non-uniform circular motion? ThanKs!!!
     
  6. Nov 6, 2011 #5
    Re: HELP!!!proof that a=v^2/r in NON-uniform circular motion

    If it only applies for uniform circular motion what i can't understand is ..on what part of his proof did he assume that the speed is constant.. he only said in 3:37 that the speed isn't changing but it didn't appear in his proof...can someone please explain it to me... thanks again!!
     
  7. Nov 29, 2011 #6
    Re: HELP!!!proof that a=v^2/r in NON-uniform circular motion

    Let [itex]\vec p[/itex] be the position vector of the particle undergoing circular motion, and [itex]\theta[/itex] be the angle subtended by the position vector and the horizontal.

    [itex]\vec p = r<cos \theta, sin \theta>[/itex]
    [itex]\vec v = \frac{d \vec p}{d t} = \frac{d \theta}{d t} \frac{d \vec p}{d \theta} = r \frac{ d \theta}{d t} <-sin \theta, cos \theta>[/itex]
    [itex]\vec a = \frac{d \vec v}{d t} = \frac{d \theta}{d t} \frac{d \vec v}{d \theta} = -r {\frac{d \theta}{d t}}^2 <cos \theta, sin \theta> + r \frac{d^2 \theta}{{d t}^2}<-sin \theta, cos \theta>[/itex]

    [itex]\vec {a_c}[/itex] - centripital acceleration

    [itex]\vec{a_c} = -r {\frac{d \theta}{d t}}^2 <cos \theta, sin \theta>[/itex] (the other part acts in the same direction as velocity, therefore tangentially. This part acts in the same opposite direction to position vector, hence centripetally)

    [itex]v = \frac{d \theta}{d t} r[/itex]

    [itex]a_c = |\vec{a_c}| = |-r \frac{v^2}{r^2} <cos \theta, sin \theta>|[/itex]
    [itex]a_c = r \frac{v^2}{r^2} = \frac{v^2}{r}[/itex]
     
  8. Nov 29, 2011 #7

    sophiecentaur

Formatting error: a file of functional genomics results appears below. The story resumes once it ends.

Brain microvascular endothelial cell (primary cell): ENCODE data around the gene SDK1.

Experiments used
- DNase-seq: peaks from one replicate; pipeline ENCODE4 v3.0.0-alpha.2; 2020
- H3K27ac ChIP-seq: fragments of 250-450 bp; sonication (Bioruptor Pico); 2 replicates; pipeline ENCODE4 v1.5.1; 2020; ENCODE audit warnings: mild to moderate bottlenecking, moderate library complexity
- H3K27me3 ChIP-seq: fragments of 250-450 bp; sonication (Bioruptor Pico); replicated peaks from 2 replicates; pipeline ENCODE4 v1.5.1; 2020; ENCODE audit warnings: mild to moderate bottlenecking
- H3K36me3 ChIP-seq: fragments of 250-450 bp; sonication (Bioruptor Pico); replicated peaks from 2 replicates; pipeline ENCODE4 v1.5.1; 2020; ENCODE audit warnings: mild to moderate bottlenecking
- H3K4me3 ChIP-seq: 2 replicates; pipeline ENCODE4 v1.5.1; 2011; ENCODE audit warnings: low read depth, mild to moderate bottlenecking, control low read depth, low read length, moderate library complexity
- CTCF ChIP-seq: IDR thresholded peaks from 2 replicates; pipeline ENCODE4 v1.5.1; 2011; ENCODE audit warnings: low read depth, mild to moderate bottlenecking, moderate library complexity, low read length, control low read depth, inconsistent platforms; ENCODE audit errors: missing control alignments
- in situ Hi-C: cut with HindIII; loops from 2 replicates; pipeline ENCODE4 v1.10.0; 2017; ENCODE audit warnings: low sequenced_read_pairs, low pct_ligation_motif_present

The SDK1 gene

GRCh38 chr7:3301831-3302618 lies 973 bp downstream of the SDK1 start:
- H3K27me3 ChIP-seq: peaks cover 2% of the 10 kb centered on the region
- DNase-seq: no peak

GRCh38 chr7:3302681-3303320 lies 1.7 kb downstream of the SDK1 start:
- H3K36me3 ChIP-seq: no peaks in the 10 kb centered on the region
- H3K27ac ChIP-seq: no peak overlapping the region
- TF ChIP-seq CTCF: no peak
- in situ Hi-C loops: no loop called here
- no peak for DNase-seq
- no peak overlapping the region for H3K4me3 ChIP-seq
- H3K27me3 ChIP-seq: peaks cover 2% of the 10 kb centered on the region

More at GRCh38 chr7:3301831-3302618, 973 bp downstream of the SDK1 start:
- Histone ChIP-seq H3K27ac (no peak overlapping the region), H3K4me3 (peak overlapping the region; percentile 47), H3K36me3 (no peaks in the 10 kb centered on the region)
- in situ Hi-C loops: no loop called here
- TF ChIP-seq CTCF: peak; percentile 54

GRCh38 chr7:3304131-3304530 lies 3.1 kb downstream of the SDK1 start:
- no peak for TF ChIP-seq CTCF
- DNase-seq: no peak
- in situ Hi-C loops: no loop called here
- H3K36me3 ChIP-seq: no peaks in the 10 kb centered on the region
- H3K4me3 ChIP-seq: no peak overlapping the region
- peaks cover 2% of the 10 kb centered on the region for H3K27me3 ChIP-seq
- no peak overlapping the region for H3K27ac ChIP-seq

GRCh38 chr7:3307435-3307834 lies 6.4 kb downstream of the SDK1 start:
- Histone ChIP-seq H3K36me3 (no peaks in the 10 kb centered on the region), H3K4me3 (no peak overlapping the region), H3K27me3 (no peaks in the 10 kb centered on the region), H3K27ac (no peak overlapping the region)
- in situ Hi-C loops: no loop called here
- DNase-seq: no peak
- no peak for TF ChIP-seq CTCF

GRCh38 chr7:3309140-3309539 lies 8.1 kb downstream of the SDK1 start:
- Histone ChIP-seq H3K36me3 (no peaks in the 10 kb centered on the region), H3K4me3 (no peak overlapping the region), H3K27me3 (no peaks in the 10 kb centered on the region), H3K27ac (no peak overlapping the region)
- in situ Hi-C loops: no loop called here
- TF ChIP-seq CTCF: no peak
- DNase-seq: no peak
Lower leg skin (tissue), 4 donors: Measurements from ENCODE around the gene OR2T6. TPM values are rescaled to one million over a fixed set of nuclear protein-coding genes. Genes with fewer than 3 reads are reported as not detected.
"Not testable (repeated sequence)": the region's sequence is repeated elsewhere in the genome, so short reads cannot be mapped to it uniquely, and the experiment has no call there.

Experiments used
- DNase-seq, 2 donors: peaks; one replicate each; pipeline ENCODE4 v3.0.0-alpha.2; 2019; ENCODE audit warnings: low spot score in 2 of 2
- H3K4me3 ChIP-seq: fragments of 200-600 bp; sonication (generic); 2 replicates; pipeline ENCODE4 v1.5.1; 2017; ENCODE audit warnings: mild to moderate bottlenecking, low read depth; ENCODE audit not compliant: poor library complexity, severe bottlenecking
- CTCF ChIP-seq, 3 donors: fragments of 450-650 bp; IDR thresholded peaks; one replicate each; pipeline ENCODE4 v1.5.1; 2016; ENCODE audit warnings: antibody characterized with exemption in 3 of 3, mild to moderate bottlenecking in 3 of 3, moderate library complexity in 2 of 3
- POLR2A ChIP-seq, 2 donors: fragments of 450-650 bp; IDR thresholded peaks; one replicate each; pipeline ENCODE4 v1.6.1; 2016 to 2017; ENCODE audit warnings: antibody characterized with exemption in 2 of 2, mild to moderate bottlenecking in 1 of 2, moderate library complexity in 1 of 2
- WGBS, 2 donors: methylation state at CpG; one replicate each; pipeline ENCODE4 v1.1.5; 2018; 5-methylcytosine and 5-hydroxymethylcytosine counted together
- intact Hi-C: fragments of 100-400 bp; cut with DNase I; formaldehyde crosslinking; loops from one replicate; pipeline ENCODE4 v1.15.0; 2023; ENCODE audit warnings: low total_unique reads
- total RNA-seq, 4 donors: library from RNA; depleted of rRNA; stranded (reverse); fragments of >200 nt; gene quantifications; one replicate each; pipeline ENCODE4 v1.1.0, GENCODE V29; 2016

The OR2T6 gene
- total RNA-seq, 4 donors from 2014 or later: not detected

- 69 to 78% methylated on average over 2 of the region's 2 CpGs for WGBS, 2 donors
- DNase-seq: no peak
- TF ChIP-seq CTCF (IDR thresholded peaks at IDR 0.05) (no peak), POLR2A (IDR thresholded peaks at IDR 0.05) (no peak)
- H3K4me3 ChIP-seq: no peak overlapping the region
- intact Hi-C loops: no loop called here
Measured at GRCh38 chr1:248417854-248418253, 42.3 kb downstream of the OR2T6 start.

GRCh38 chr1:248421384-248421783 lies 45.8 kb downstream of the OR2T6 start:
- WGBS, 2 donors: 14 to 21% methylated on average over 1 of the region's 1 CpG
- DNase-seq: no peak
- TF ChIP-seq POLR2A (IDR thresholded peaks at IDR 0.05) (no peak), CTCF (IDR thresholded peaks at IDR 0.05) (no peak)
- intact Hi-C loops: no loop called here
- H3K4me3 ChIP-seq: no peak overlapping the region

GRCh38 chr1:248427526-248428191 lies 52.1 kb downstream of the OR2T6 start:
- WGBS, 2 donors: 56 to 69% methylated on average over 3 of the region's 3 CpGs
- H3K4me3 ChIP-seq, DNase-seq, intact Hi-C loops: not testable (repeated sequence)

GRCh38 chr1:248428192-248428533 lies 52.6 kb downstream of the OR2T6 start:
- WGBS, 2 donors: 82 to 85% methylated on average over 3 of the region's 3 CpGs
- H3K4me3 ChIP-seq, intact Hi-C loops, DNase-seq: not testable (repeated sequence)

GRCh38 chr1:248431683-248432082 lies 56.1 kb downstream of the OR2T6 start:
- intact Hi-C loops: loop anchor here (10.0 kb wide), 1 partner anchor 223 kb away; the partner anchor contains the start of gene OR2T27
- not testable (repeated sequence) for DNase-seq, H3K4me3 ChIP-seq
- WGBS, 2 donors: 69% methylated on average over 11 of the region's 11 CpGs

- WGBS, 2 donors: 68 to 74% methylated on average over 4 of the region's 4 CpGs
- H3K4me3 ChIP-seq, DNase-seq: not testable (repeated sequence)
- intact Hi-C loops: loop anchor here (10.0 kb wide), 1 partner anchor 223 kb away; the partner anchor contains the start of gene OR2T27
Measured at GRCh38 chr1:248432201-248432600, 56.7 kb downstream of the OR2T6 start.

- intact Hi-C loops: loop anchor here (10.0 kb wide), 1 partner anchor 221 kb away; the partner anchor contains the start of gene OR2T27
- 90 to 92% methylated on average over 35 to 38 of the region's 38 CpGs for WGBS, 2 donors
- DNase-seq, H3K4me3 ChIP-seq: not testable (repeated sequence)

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    Re: HELP!!!proof that a=v^2/r in NON-uniform circular motion

    The video is only dealing with the centripetal acceleration, which is just dependent upon the instantaneous velocity and the radius of curvature at that time. Any change in angular velocity will only result in a tangential acceleration - because 'he' showed that the only acceleration at right angles to the path is rωsquared. Remember that there was nothing in the derivation to show that angular acceleration actually contributes to the centripetal acceleration. If you keep the value of r constant and vary ω the only change in velocity, due to the change in ω can be tangential because <v> = <r> X <ω> and dr/dt is zero. This implies that the only change in v is at right angles to the axis of rotation and the position vector. (i.e. tangential) I think that's rigorous enough.
    The overall acceleration will be the vector sum of the two accelerations, of course. So this describes not only non-uniform motion in a circle but any curvilinear (posh word) motion - such as an elliptical orbit round a planet - in which the only force will be gravitational - but this force can speed up or slow down the satellite (tangential acceleration) and give it a centripetal acceleration which is at right angles to its instantaneous direction of travel and depends on the instantaneous radius of curvature. The radius will be changing all the time in this case.